Do you think it's harder being a girl today than it was when you were a kid?

When I was young I would go to a party, have a good time and take pictures of my friends and me. A week later I would go to the drugstore and get the pictures that had been developed. Any pictures I didn't like I might rip up and throw away. These days everyone's moments are forever. You're a young girl and you make a shortsighted choice to send someone a naked picture of yourself and now that picture lives forever. We've all made stupid mistakes. The difference is that our mistakes were not for everyone to see.

What do you find hard as an adult?

I think the hardest thing is to know what you want, ask for it, and then to stop talking. Early on I worked hard to figure out what I wanted to do -- and that I only wanted to do work that I would be proud of. When I was in my 20s I went on an audition for a lottery commercial in Chicago. They said, "Tell us your most embarrassing moment." I said, "What kind of commercial is this?" They were like, "We want to get to know you." I said, "No, I don't want to tell you my most embarrassing moment on camera." They looked at me like, "If you want to be in this f---ing business, you'd better tell us your most embarrassing moment on camera for this lottery commercial!" Sometimes I laugh when I think about how sure of myself I was at 21, 22.

You've played Hillary Clinton on Saturday Night Live. If Clinton runs for President in 2016, will you go back on SNL to impersonate her?

I will go back to SNL anytime they need me. I've been a fan of the show since I was born. But I would love to see Hillary Clinton run. I would love to watch that campaign.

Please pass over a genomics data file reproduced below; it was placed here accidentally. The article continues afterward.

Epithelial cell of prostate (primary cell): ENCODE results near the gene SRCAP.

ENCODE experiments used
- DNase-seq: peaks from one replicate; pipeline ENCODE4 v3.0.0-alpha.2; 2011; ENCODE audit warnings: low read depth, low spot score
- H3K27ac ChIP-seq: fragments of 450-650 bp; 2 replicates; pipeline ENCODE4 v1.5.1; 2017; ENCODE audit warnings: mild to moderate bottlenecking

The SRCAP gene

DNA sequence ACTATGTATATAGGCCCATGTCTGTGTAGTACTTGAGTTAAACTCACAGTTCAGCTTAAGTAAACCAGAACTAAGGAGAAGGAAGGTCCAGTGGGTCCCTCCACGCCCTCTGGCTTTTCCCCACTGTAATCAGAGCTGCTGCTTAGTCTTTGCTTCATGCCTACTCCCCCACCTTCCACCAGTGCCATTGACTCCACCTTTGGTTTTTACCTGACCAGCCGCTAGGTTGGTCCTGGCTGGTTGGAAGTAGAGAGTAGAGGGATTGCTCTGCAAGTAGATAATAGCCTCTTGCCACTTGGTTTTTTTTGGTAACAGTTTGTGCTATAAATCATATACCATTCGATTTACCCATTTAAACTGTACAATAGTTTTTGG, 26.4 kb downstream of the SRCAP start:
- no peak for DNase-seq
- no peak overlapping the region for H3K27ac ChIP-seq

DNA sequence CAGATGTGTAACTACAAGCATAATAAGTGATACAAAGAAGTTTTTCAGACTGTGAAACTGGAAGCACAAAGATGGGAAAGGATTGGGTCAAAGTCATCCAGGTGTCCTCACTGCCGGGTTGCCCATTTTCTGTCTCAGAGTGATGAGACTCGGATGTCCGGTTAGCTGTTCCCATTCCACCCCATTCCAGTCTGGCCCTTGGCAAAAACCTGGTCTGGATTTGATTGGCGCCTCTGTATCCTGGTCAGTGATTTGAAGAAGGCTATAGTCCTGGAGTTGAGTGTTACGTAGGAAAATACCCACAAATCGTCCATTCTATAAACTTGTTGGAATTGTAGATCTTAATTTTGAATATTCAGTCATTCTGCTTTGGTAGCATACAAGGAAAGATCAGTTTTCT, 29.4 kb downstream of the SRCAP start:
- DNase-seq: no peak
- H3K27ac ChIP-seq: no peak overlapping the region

Did she like your impression of her?

I think so. She came on the show once. It's always weird to stand next to someone when you're impersonating them. I honestly didn't do a very good Hillary Clinton. I just did a take on her, because I don't do impressions that well. But I found her to be warm, funny and really smart.

What's it like for you, being a single working mom?

People always want to know where your children are in relation to you. So if I'm in New York [Poehler has homes in New York City and Los Angeles] people go, "Are they here?" And it's like, "Of course they're with me. They're wherever I am unless I'm working for a couple days and then they're not with me. And no, they're not at this party because I'm an adult. And this party is for adults." But age gives you a couple of things: One, you get better at not taking everything people say personally. Two, you learn those types of questions are more about the person asking them than they are about you. And three, you realize no one can make you feel bad about your choices without your permission.

What have you learned about friendship? Are friendships with women more enduring?

Most of the women in your life will outlast the men in your life. The SNL ladies -- Maya Rudolph, Rachel Dratch, Tina -- and I text pictures of our kids back and forth all the time. It keeps us connected. As my nanny used to say, the older you get the more important it is to know people that knew you when. I also like hanging out with women who are older than me. I like asking them how they navigate life, what they've learned. I respond to people telling me about their experiences rather than telling me what to do. That's the Boston in me. That's why I'm not very good with personal trainers.

What do you mean?

Personal trainers are people who yell at you to keep pushing. I'm like, "No, you keep pushing!" My idea of the perfect exercise class is this: The teacher gives us all a hug and goes, "You did it! You showed up! Let's lie down." We all lie down and she's like, "How is everybody feeling?" We're like, "Great!" And the teacher's like, "Great!" Then we all get to leave 20 minutes early.